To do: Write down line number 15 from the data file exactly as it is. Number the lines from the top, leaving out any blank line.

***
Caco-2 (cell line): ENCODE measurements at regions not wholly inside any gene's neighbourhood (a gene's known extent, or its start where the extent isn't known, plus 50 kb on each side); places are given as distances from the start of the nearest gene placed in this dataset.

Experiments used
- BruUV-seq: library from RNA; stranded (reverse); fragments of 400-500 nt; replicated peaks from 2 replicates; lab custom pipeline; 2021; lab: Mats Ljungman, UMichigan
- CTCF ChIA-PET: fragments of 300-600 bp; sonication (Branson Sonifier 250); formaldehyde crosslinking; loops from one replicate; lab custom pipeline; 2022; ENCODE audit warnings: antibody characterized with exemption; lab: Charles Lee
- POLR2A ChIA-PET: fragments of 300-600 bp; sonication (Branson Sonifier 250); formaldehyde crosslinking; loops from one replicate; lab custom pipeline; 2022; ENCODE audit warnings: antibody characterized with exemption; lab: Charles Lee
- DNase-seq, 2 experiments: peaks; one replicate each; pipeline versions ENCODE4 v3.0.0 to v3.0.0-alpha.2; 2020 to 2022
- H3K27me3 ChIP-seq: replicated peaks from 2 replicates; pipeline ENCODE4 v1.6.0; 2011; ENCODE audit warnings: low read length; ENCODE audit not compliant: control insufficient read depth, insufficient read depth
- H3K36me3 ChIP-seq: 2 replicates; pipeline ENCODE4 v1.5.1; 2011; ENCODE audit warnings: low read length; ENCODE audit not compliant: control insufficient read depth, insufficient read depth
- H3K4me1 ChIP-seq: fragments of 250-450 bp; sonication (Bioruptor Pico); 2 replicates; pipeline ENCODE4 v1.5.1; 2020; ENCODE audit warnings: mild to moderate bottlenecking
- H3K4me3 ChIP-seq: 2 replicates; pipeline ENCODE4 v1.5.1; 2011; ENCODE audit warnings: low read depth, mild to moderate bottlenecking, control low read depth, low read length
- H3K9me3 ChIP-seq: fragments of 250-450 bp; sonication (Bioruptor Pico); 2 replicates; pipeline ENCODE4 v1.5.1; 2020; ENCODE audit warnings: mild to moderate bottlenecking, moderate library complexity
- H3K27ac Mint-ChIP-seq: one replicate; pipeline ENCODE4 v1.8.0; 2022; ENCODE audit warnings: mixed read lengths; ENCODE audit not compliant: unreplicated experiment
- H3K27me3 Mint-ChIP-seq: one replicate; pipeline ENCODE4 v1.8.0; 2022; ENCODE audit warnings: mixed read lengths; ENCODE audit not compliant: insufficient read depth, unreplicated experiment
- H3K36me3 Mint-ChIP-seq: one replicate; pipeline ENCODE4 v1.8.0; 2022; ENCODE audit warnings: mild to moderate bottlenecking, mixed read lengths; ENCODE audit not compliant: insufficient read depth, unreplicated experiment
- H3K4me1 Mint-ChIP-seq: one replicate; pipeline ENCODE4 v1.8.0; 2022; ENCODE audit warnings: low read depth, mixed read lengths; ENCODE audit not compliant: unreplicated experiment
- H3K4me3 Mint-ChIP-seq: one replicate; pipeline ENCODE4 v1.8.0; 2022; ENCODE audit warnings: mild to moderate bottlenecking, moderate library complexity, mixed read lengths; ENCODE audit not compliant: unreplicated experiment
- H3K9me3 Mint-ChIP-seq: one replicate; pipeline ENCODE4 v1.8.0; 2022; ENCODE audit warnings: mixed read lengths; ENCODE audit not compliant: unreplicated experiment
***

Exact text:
- H3K4me1 Mint-ChIP-seq: one replicate; pipeline ENCODE4 v1.8.0; 2022; ENCODE audit warnings: low read depth, mixed read lengths; ENCODE audit not compliant: unreplicated experiment